The Chattanooga city attorney’s office is expected to use notes from a public safety hearing to help draft or revise regulations for event halls in the next two to three weeks and report back to the City Council, Public Safety Chairman Moses Freeman said Tuesday.
Closing times, obtaining insurance for events and venues as well as inspections to venues and licensing were among the topics broached at the hearing.
“In other words, they would come into the regular flow of the entertainment business. I think the key word is regulation,” Freeman said.
Theresa Ivey, who resides in Ridgedale, said it’s not uncommon for neighbors to be awakened by gunfire or fighting near event halls. She told council members there’s not enough in local laws to regulate the venues.
“We’re looking to you to make something happen,” she said.
A couple of weeks ago the city attorney’s office began reviewing whether there was enough evidence submitted by Chattanooga police officers to go before a judge and ask for an injunction to close two event halls where three fatal shootings have occurred since April. A judge would have to determine if the venues are a public nuisance under state law.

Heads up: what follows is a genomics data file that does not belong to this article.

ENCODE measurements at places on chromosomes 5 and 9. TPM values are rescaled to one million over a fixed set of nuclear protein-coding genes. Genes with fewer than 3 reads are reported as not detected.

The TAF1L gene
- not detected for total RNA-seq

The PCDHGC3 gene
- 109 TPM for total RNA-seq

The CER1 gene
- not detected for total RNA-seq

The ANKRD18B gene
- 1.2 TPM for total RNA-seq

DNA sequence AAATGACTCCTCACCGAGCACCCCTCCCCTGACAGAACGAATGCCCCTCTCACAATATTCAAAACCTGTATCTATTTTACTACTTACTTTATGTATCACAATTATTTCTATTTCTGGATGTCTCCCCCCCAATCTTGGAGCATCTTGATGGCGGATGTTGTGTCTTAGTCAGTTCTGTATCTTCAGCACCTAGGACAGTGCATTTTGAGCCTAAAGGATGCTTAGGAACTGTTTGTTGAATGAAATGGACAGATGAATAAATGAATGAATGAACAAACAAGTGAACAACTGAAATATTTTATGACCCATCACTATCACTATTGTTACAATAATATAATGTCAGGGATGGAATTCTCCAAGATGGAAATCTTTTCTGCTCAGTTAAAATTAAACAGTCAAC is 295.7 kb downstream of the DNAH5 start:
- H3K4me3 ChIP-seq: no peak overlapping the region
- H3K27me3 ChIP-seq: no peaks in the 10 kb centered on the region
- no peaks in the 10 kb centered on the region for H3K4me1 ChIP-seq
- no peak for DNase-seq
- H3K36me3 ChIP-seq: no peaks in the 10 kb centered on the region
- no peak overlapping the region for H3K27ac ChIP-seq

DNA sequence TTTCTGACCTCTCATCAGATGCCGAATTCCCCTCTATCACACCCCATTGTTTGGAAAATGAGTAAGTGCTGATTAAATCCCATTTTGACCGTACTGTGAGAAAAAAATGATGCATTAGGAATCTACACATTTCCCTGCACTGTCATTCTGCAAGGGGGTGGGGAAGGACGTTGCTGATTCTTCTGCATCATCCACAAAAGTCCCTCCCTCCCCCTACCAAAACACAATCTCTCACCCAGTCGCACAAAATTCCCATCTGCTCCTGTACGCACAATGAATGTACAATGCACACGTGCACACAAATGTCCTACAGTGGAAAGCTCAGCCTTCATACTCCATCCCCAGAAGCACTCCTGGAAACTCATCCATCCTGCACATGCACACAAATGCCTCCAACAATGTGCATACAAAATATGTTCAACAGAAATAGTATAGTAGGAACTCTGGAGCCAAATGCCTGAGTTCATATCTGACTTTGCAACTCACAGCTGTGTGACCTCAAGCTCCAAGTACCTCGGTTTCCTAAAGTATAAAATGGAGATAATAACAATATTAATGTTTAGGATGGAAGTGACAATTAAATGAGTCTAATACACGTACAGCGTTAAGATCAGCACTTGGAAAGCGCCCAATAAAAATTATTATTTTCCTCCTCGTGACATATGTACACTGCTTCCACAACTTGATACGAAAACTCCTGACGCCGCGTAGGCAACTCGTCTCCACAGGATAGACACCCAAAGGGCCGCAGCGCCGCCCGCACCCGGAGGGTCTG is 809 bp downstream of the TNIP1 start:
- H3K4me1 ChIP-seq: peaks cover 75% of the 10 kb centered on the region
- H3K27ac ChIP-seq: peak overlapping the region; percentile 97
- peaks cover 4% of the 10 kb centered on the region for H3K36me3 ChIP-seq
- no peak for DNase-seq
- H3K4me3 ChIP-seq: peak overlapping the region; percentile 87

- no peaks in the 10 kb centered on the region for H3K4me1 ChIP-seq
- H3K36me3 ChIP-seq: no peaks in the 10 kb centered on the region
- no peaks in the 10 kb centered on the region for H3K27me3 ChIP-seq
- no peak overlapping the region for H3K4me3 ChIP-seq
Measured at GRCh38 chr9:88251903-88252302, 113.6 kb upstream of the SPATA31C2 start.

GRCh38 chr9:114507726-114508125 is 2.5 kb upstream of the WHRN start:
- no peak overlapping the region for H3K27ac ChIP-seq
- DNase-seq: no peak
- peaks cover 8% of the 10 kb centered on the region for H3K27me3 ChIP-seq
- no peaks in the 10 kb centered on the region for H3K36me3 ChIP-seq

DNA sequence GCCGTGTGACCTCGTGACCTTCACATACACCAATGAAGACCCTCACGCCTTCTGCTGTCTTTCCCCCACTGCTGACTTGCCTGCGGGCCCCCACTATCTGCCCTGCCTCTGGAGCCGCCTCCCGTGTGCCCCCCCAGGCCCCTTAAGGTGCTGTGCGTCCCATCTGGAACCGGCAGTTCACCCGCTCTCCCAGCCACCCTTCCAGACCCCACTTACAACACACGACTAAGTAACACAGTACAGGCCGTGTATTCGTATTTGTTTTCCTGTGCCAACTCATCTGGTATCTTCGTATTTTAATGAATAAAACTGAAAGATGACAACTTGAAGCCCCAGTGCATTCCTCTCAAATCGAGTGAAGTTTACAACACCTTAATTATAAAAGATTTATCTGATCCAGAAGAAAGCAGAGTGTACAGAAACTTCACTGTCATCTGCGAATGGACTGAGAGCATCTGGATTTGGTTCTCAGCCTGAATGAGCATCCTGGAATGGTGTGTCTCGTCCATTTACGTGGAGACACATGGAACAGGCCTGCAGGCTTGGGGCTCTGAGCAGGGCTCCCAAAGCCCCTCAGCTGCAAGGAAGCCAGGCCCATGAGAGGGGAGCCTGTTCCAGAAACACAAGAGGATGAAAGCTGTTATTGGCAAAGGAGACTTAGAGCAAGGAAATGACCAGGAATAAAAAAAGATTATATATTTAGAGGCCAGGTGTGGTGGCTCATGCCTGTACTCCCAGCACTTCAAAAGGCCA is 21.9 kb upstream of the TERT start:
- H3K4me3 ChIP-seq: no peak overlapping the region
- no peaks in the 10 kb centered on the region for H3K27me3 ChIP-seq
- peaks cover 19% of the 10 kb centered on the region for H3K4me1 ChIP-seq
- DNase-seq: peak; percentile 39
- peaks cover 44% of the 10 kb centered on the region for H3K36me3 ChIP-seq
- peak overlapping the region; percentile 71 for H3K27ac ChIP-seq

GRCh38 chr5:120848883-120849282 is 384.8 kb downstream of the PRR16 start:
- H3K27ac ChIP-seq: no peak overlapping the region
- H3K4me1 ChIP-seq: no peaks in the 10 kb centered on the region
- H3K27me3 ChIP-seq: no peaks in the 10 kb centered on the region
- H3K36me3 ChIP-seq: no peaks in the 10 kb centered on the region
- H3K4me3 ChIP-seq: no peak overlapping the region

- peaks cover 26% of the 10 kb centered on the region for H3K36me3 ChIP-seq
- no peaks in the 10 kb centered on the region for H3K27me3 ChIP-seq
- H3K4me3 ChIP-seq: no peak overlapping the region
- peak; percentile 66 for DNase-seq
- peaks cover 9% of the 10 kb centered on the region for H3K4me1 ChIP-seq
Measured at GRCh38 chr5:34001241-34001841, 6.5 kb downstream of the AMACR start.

“We hope to make a decision soon,” said City Attorney Wade Hinton.
The City Council took up the issue of special gatherings in 2010 when it passed an ordinance to regulate events. Hosts were required to obtain a permit from the city treasurer. No one has ever taken out such a permit since the law was passed, said Chattanooga Police Chief Bobby Dodd.
When police are called to shootings or disorders, property owners and business owners sometimes claim they don’t know what’s going on.
At Da Building, 1622 Dodds Ave., where a man was shot and killed outside earlier this year, the property owner lives in Virginia.
“You can’t find the owner. You can’t find the person who leased the club. You can’t find the person who set up the event,” Dodd said.
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